At first Russell only looked at me, eyes searching and too serious for my tastes. I didn't know if he was considering or planning some form of rejection, or something else entirely. I had never seen him like this before. To be frank, I really kind of hated it.

In time, though, he told me, "Making you watch me eat roadkill is the most un-sexy idea in the world."

For some reason, that lightened the atmosphere right up. I grinned and retorted, "You didn't have any problems salivating over it a few minutes ago. I don't see how that's any sexier."

"Trust me, babe, the difference is pretty substantial," he said with a relieved-sounding laugh as he picked his bag up again and slung the other arm around my shoulders.

I let him walk in silence for a little while, trying to wrap my mind around what I was getting myself into. My boyfriend was insisting that he was a werewolf, and I was just going along with it. Did that make me as crazy as him? Worse? I couldn't tell, and at the moment I really didn't want to.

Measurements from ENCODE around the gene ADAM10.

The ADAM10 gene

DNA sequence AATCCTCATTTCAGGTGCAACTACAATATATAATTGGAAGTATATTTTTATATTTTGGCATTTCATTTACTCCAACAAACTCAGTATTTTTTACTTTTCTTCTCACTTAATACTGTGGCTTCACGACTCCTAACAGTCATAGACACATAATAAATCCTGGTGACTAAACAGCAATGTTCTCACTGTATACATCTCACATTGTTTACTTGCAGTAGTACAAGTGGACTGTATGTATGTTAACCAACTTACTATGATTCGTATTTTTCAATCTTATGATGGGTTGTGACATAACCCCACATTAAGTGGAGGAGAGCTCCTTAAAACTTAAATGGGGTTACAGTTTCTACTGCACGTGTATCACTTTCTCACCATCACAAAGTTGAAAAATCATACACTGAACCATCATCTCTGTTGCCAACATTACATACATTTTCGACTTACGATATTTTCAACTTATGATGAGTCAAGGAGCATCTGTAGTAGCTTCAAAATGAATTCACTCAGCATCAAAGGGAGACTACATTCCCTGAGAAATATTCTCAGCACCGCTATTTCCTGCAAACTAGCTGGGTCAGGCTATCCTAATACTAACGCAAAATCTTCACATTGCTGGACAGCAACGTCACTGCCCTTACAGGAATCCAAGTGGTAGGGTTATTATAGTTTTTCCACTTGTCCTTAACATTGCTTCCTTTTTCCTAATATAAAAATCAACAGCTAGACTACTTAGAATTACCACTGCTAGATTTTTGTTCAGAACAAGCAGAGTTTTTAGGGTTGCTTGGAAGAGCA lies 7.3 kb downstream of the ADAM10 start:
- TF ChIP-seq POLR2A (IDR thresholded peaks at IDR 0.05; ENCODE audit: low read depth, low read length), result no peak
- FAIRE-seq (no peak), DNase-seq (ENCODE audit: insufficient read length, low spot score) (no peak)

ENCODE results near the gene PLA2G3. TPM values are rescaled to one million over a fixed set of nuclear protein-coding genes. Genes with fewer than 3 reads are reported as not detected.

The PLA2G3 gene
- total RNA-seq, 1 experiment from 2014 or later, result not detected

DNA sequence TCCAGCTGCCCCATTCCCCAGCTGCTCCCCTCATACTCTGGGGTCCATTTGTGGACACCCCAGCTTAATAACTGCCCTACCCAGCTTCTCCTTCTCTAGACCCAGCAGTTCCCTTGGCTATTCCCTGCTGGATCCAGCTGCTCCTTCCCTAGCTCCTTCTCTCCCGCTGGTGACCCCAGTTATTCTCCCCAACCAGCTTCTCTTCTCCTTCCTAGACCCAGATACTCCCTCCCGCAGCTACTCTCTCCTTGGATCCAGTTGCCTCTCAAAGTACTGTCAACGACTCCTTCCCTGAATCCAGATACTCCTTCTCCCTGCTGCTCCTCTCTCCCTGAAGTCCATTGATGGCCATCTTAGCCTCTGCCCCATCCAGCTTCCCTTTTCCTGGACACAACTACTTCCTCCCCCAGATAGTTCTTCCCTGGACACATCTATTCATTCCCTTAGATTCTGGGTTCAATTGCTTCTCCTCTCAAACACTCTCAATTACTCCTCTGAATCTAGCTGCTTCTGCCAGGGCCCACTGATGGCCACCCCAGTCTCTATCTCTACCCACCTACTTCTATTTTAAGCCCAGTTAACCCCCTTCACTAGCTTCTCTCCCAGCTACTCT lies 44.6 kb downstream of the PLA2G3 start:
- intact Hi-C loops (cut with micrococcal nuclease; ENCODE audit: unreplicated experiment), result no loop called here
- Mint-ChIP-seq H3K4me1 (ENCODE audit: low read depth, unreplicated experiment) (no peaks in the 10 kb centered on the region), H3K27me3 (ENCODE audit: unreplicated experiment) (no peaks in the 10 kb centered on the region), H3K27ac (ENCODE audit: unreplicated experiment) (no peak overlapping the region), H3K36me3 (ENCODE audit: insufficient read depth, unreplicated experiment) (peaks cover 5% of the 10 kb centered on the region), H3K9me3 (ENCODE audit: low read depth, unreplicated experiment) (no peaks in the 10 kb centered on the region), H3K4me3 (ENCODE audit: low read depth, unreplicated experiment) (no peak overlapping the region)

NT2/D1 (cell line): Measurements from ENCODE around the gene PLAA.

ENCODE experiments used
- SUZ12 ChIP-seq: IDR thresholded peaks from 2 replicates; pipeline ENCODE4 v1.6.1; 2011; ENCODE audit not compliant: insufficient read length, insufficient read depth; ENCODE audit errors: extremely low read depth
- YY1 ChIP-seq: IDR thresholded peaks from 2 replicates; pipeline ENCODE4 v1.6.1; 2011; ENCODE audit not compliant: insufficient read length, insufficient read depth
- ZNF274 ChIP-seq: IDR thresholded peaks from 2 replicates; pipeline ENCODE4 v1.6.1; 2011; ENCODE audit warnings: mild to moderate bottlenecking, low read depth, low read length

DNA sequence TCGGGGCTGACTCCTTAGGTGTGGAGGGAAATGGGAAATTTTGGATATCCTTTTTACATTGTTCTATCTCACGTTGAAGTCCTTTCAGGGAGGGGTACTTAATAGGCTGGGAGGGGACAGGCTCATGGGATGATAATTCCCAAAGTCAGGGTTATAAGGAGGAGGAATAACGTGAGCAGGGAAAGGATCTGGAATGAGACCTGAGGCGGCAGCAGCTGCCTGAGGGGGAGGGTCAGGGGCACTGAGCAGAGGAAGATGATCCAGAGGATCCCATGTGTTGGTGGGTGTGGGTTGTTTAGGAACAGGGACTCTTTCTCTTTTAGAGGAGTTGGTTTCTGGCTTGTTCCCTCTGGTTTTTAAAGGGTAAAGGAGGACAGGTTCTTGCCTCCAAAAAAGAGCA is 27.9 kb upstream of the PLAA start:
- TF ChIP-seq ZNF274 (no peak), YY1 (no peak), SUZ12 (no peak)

Man, if anybody else knew what was really going on right now they would have us both thrown in the loony bin.

That was about the time I noticed that I didn't recognize where we were walking. "Where are you taking me?" I asked.

Russell let out an enigmatic snort. "Weren't you the one who wanted proof?"

"Well, yeah, but I didn't think you'd actually—"

His arm synched around my shoulders and before I knew what was happening he had twisted me around and planted a strong kiss on my mouth. I was completely caught off guard, but that didn't stop anybody. I opened my mouth and kissed him back with a force that was unbecoming, all things considered. It probably sounds weird, but when Russell kisses me he's all I can focus on. Sometimes I think I'm too passive for my own good (or passionate, depending on the way you look at it).